Privacy issues, combined with the fact that consumers have only so much free time, also could damp the boom in social networking on the Web. “Nobody has 5,000 real friends,” says Tim Hanlon, senior vice president of Denuo Group, a media and advertising consulting firm owned by Publicis. “At the end of the day it just becomes one big cauldron of noise.” For marketers, he says, that will mean the sites will be much more effective as a consumer research tool than as a venue to peddle products.Suzanne Vranica, “Ad Houses Will Need to Be More Nimble; Clients are Demanding More and Better Use of Consumer Data, Web,” Wall Street Journal, January 2, 2008, B3. Log onto your Facebook page to see what your friends have to say about that.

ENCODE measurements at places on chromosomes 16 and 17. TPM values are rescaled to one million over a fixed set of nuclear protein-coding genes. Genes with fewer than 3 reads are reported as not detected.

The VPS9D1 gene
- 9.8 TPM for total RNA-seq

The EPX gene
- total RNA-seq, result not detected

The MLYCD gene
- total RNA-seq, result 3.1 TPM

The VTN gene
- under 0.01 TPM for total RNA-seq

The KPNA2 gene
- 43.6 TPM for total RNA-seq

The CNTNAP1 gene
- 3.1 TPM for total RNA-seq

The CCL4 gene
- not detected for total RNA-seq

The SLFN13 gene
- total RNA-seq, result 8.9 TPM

New media offers the advertiser a chance to be a pioneer and to push the company’s brand in new directions. These platforms lets brands stay hip and fresh to reach younger audiences and to create buzz when news outlets cover the innovation. And because the new media are untried, they may be cheaper on a per-impression basis than traditional media. But handle with care.
- List and characterize the new media forms. Describe each of the elements of the promotional mix.
- Explain how online advertising and m-commerce are vital to the success of e-commerce efforts.
- Explain the concept of product placement and why it is a valuable new media advertising tool.
- Characterize word-of-mouth (WOM), viral, and buzz marketing.
- Explain why advertisers are interested in consumer-generated media (CGM).